"It'll be fine," Mitch said as he looked away from the road to me. "Livvy's teachers said she can make up the work, right?" I nodded and he said, "You worry too much. Have I ever told you that?"
"No, never," I countered and saw a half smile appear on his face. "It's just that your mom is busy as it is and she'll feel like she needs to cook for us."
"She likes to cook."
"I know, but ..."
"Ellie, we stayed with your family for a week last summer."
"But we were at a beach house and everyone pitched in and cooked. Livvy was out of school. That was different."
Oh boy. Here we go. I'd never realized until we had kids how touchy an issue visits with our families could be. Mitch's job as an air force pilot meant that his schedule was always in flux, which made planning holiday visits difficult, to say the least. It was hard to keep visits evenly divided and make sure everyone got to see the kids. We ended up having visits on the fly, dropping in as we drove across the country during our moves or snatching a few days when one of Mitch's training classes happened to be in the same state as one of our families. Add in the tug-of-war between us wanting a yearly family vacation and our families wanting us to visit for special occasions, and I almost wished we all lived in the same town. But friends assured me that situation didn't solve the problem, either. "It only makes it worse," one friend had told me ominously. Of course, the chances of us ever living close to either of our families was so slim I didn't need to put that on my list of things to worry about.
I dropped my hands and the scarf puddled in my lap. "I'm glad we're going to be there to see your mom get her award. I'm just saying I don't want to impose."
During a phone call last week, Caroline, Mitch's mom, had told us she would receive the Realtor of the Year Award this week at an awards banquet. She'd won plenty of sales awards, but this was a prestigious award, given to a single Realtor each year, which recognized community involvement. Caroline was a volunteer with Habitat for Humanity and regularly organized fundraisers for a local women's shelter.
"We're not imposing. We're family," Mitch said. "Besides, I'm down to 'use it or lose it,' so we might as well use it since Book Daze starts next week."
Mitch had a certain amount of time off that he couldn't carry from one year to the next. If he didn't use it, he lost it, so when we got the news about his mom's award, we decided to take a few days and drive over. I still wasn't convinced that we wouldn't be overstaying our welcome, but we were on the road and the plans had been made.
Livvy asked, "Book what?" She might have trouble hearing us when we told her to do her chores, but she had excellent hearing when anyone mentioned a book, library, or bookstore.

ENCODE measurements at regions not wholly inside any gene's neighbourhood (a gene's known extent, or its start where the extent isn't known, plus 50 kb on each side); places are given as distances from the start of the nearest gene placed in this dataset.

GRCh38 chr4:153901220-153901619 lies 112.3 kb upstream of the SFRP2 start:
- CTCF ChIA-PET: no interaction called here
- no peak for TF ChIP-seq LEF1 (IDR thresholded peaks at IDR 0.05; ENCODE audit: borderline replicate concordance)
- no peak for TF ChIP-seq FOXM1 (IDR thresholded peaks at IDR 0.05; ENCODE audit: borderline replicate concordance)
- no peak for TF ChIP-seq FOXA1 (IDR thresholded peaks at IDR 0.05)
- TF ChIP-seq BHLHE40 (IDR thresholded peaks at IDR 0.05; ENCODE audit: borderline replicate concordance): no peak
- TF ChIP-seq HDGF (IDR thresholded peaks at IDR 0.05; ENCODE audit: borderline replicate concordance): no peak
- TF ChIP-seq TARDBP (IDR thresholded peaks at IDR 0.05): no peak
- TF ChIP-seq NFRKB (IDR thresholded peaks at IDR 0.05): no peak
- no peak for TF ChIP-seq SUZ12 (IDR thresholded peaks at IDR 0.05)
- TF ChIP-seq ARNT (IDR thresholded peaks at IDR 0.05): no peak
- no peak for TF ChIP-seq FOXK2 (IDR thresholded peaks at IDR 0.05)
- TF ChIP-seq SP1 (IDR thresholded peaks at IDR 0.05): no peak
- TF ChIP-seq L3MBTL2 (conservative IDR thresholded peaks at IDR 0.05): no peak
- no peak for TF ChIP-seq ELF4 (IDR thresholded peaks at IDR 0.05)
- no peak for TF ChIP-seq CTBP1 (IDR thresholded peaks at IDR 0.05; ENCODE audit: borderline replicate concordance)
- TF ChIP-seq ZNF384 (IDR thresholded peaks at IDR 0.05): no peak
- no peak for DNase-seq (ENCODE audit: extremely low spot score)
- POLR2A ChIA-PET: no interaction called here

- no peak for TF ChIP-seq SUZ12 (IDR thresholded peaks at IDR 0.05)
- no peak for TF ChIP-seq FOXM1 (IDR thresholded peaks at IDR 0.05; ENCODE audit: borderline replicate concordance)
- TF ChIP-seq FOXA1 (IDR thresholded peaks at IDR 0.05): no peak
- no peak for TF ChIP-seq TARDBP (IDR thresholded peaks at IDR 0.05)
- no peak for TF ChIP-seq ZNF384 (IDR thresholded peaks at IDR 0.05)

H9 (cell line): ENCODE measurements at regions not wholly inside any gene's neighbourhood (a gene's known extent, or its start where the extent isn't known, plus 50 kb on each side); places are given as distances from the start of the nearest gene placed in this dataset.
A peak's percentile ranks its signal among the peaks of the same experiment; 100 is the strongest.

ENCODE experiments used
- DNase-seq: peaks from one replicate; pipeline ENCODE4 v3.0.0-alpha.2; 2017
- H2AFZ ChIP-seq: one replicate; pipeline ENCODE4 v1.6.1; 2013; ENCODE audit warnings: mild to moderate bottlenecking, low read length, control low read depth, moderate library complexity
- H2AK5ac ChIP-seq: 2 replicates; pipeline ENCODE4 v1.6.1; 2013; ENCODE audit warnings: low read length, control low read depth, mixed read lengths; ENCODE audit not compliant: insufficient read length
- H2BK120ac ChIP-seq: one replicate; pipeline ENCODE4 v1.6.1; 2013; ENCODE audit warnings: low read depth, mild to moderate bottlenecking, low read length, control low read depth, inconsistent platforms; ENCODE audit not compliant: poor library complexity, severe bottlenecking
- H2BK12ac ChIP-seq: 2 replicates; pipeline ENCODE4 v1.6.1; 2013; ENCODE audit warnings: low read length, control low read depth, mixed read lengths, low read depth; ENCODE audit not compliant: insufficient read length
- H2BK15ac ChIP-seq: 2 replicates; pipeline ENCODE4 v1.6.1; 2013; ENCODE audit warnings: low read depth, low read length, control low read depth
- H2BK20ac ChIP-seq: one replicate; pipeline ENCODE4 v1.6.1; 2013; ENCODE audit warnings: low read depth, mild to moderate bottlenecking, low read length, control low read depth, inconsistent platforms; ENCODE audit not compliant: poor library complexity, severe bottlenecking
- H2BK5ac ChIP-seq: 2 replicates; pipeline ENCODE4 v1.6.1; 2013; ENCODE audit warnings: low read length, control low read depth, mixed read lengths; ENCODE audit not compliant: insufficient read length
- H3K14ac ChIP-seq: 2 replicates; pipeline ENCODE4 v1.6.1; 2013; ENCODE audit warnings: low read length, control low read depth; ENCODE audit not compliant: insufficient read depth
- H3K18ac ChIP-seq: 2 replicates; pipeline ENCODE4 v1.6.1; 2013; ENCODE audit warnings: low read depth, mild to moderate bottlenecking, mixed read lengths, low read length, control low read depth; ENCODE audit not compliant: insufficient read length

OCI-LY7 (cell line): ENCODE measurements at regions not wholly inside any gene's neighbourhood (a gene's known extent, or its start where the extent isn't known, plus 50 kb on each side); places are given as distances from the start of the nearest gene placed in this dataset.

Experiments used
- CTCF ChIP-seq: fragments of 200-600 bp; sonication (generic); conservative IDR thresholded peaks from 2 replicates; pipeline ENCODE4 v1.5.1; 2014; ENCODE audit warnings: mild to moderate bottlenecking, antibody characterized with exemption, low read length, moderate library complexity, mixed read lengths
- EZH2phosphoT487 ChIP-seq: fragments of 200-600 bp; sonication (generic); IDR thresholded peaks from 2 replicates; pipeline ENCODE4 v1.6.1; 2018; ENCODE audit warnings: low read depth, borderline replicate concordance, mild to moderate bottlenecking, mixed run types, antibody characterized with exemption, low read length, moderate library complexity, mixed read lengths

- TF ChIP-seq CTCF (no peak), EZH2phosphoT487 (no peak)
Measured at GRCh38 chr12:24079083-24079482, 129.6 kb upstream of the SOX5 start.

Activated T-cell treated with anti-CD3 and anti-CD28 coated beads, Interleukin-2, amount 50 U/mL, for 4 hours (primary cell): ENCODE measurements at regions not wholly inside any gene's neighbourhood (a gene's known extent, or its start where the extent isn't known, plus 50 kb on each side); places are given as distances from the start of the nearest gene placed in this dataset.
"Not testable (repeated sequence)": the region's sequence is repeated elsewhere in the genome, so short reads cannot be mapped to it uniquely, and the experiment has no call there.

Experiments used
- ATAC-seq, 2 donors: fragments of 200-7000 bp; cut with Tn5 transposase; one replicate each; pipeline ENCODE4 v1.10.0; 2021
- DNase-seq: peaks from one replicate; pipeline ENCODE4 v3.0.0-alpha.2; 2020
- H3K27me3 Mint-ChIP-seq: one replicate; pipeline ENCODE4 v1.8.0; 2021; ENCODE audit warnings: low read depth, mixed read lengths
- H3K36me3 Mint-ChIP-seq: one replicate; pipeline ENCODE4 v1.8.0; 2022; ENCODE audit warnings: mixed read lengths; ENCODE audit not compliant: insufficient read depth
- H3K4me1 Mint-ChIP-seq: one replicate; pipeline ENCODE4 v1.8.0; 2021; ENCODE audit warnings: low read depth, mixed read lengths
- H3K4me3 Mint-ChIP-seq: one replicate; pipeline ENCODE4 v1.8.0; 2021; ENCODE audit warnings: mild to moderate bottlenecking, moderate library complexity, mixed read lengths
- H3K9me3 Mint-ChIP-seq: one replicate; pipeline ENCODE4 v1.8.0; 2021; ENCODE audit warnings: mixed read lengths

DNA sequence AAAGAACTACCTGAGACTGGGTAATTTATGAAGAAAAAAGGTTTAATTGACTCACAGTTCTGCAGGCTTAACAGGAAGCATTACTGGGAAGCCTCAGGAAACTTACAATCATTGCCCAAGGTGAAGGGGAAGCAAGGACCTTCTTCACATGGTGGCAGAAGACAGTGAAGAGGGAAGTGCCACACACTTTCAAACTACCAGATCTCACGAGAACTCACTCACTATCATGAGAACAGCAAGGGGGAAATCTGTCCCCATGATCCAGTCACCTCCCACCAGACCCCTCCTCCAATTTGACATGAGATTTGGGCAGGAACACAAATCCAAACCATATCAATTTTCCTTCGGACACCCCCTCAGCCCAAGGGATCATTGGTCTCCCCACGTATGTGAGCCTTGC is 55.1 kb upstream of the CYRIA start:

"It's a book festival," Mitch explained. We'd already passed a few signs for the festival, placed along the highway, that read, SMARR BOOK DAZE—ALABAMA'S FINEST LITERARY FESTIVAL.
I could tell the signs had been used year after year because most of the paint was slightly faded, except for a bright white square that had been repainted so this year's dates could be added. The length of our stay had mushroomed when Mitch's aunt Nanette called and insisted we stay until the festival began. She'd been inviting us for years and since we were going to be there anyway ...
I asked, "Aunt Nanette volunteers at the festival every year?"
"'Volunteer' is too mild a word for it. She runs it."
"Is a book festival like a book fair?" Livvy asked, straining against her seat belt from the backseat.
"Sort of, but it's probably bigger than the book fairs you have at school," I said.
"That's an understatement," Mitch added. "It draws authors from across the country. There will be all sorts of books, discussion panels, guest speakers, and door prizes. The Friends of the Library have a huge used book sale, too. Aunt Nanette is president of the Friends."
Livvy's eyes widened. Mitch and I both knew what was coming next as she said, "Can we go? Please? Please?"
"Of course," Mitch said. "That's one of the reasons we're staying for a whole week."
"Good. I can look for the new book in the Infinity Mystery series," Livvy said with a nod.
Nathan said, "I want a book, too,"
Livvy continued, talking over him, "The next one is called The Spiral Secrets and it's so new that the school library doesn't even have it yet."
"Can I get a book, too?" Nathan asked again. "I want one about trucks."
"Yes, Nathan, you can get a book, too," Mitch said. "Now, I know a game we can play."
The kids tensed in anticipation.
Mitch winked at me. "The Quiet Game."
The kids slumped back against their seats, groaning.
"I have a dollar bill for the winner," Mitch said.
"That's bribery," I murmured.
"An essential parenting skill. Although, I like to think of it as an incentive."
"Look, we're here," I said a few minutes later as we pulled into the circular drive in front of Mitch's parents' house.
"Mom's out!" Livvy said, delighted. "You said something."
"You're out, too, Livvy," Mitch said. "So that means Nathan is the winner,"
Nathan smiled and sat up a little straighter. I shot Mitch a warning glance as Livvy's face fell. She wasn't used to losing.
"Don't worry," he said as he pulled his wallet out of his pocket, "we'll play again."
The house was a low-slung rancher with crisp white-painted brick accented with black shutters. It sat far back from the road under a massive white oak, its leaves a bare tracery against the low, gray clouds. Two twisty, miniature evergreen trees in pots flanked the red front door. It was exactly the sort of house you'd expect a Realtor to own, a house with spacious rooms, including a huge kitchen, in an established neighborhood that would never go out of style. The circular drive was crowded with cars. "Why is everyone here?" I asked.